Firstly, I found this amazing pattern, Oh, Canada! by Cheryl Arkison, a Canadian quilter and designer. It was first published in 2013 and I’ve had it since 2015. This is what Cheryl had to say: Designed in perfect proportions to the original flag, Oh, Canada! pays patchwork homage to this symbol of Canadian spirit and drive. Make one block or make a dozen. Piece the fabric together from scraps to echo the diverse nature of Canada, or make it solid to showcase the fabric. Secondly, I didn’t think twice when it came to making this quilt scrappy. I had a very large green bin full to overflowing and it was time to get started. I made a giant mess on the carpeted floor of my sewing room just sorting through the colours. Once I had a pile with golds, yellows and beige I separated them as well. There is one yellow and one gold flag in the overall design. In the yellow flag there is a piece of not very good quality cotton but it holds very dear memories for me and there it will be. It was a leftover piece from the stuffed pelican I made my nephew for his 2nd birthday, 37 years ago. :) I made and sold many more over the years.

This was the 2nd last flag. The yellow with blue flowers is in Ty’s Pelican. There’s an even older yellow piece with grey and white flowers. It is from a doll dress made for the rag doll I made for my sister Judy Christmas 1970! See where I’m going? ;) Memories.  Actually, I just now did the math and that last piece is over 50 yrs old!! Yikes!!

This pattern is a scrap quilt makers dream. Build a slab and cut to size. The maple leaf is made from a slab piece too. It is then raw edge appliqued onto the white block. As this was a scrap quilt I used only the white cotton I had on hand. This meant I had to piece some of the white background pieces. I loved making these individual flags.

How do you make a slab? From Cheryl: Take two pieces of fabric and sew them together. Do that a few more times. Then start sewing more pieces to those first pairs. Sew groups together. Add additional pieces of fabric as necessary to get up to your finished size. Start with small bits or big ones, it doesn’t matter. Raid your scrap bins and go with what you’ve got. There is a grey with pink flowers in this flag that was left over from a pair of pants with matching jacket that I used to wear quite happily…wonder if I have a photo?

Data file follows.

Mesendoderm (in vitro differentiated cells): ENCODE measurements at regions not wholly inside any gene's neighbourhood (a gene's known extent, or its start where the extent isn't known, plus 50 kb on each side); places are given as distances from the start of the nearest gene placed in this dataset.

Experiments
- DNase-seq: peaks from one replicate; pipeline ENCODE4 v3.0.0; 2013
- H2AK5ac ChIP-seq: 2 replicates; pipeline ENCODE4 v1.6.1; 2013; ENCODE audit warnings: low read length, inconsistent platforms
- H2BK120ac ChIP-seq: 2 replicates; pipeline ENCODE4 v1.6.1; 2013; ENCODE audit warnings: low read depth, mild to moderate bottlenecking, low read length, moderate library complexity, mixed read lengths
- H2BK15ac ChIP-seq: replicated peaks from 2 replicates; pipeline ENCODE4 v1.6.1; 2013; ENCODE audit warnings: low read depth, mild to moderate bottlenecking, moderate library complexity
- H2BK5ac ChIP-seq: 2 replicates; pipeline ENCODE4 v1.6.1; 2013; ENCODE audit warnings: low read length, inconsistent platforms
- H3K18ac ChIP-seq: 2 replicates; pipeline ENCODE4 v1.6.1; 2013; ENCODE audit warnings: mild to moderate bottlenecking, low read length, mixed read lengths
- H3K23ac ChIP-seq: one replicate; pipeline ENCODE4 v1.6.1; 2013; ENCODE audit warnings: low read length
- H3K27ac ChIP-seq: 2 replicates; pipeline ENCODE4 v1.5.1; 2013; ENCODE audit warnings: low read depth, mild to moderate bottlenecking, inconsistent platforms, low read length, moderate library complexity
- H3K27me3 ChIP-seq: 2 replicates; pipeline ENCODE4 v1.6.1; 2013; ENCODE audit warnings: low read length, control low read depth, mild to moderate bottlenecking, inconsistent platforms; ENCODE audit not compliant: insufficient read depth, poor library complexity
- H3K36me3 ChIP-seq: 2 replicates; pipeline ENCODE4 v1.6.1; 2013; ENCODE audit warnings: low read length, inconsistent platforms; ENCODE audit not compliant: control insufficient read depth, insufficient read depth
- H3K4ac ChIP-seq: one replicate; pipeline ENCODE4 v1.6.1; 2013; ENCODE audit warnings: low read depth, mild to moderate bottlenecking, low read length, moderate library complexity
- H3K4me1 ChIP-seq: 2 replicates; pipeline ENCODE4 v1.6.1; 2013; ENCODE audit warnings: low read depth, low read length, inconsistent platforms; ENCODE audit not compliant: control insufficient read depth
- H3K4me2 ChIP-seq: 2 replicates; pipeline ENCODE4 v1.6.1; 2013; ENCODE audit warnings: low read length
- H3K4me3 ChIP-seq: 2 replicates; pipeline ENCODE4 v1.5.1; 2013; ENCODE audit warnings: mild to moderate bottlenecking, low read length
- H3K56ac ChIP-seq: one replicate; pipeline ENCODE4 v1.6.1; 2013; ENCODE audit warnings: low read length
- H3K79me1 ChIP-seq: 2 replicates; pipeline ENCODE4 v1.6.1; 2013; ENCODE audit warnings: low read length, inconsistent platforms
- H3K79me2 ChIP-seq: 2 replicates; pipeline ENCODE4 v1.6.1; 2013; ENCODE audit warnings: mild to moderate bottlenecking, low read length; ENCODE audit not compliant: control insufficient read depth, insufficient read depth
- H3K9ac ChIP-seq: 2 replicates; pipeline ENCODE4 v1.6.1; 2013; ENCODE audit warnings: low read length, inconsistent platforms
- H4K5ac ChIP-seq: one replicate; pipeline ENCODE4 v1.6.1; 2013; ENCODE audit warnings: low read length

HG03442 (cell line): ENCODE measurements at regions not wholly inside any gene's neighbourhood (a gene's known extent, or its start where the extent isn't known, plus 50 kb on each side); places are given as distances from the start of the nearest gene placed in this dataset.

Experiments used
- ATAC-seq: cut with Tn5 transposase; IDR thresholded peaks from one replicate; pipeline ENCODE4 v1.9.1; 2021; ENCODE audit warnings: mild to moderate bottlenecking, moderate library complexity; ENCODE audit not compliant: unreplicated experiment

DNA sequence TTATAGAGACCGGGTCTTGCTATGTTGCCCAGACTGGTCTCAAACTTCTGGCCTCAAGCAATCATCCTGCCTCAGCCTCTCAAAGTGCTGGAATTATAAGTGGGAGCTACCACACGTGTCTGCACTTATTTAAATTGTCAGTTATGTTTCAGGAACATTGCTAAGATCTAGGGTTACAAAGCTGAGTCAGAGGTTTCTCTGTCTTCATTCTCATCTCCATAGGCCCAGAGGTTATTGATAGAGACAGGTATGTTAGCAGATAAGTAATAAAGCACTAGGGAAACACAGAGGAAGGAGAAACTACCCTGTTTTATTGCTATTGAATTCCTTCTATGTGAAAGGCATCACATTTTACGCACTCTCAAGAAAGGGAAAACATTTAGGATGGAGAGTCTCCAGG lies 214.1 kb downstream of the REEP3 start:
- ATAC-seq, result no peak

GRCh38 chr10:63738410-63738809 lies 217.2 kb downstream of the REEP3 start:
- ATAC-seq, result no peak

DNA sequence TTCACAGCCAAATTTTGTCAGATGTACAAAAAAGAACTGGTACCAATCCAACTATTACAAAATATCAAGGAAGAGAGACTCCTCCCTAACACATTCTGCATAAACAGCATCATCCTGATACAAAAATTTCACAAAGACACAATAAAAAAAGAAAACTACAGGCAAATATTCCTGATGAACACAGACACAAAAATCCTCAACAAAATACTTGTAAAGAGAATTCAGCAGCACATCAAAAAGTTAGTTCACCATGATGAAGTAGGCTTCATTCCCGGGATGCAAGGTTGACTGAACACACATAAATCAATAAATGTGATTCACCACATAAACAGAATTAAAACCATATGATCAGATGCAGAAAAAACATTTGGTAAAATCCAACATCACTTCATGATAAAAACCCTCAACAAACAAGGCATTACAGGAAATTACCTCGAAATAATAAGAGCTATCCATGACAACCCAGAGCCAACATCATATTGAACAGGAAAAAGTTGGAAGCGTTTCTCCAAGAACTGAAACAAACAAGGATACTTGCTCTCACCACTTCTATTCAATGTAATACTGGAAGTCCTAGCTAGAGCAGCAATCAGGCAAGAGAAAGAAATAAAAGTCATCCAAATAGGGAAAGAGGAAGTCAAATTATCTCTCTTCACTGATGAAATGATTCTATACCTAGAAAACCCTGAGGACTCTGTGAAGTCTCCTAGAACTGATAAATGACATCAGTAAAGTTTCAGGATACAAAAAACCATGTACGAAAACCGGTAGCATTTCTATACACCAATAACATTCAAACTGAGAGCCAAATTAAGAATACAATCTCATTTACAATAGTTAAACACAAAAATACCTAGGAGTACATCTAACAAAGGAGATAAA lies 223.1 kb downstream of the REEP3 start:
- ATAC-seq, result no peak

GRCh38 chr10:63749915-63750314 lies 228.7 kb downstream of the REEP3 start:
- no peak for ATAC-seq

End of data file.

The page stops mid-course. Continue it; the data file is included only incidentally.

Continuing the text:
I started this quilt in June 2019. It is important to me to add a new quilt every year for Canada Day. Target date was July 1st 2020. Being a Canadian, buying Canadian and supporting all things Canadian was something that we grew up with, along with don’t bite your nails & sit up straight! Guess something stuck. :D

This top has been finished since February. I had a few other things to do before starting the quilting but when I finished the PPE gowns I found that I had the perfect size of 100% cotton sheeting left over for the backing. Two more memories to add to the quilt courtesy of Kadi & Velma. :)   After sandwiching the quilt, I stitched in the ditch (SID) around all the blocks. The next order of business was to free motion stitch the maple leaves.  My hands, far too often, don’t cooperate. This can sometimes make quilting a little bit challenging. All twelve maple leaves have their very own unique stitching pattern. ;) Next up was the sides of the flags and lastly the white background. This quilt is 72″ x 48″ and the perfect size for domestic machine quilting. Some time ago I stopped in at Kaleidoscope Quilting in Duncan for no specific reason. Amrit was busy cutting a piece of fabric from the end of a bolt. It was so beautiful I had to buy the remaining piece. No particular idea what it would be for but turns out to be the perfect piece for binding this #ColourfulCanadian quilt.

 

 

 

Did I mention my hands are uncooperative? Must be Covid-19 brain that thought it would be a good idea to hand stitch the binding on. It was 2 hands pulling a needle pulling thread. I’ll be rethinking that next time!! :D But I am very very pleased with this finished product. It has endless memories attached and I can’t wait to see it hanging on Canada Day 2020.

Check out Cheryl’s Blog here —> http://www.cherylarkison.com/ and maybe give slab piecing a try.

Happy to be Canadian…Happy Quilting…Valerie Raye

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#QuiltsForNovaScotia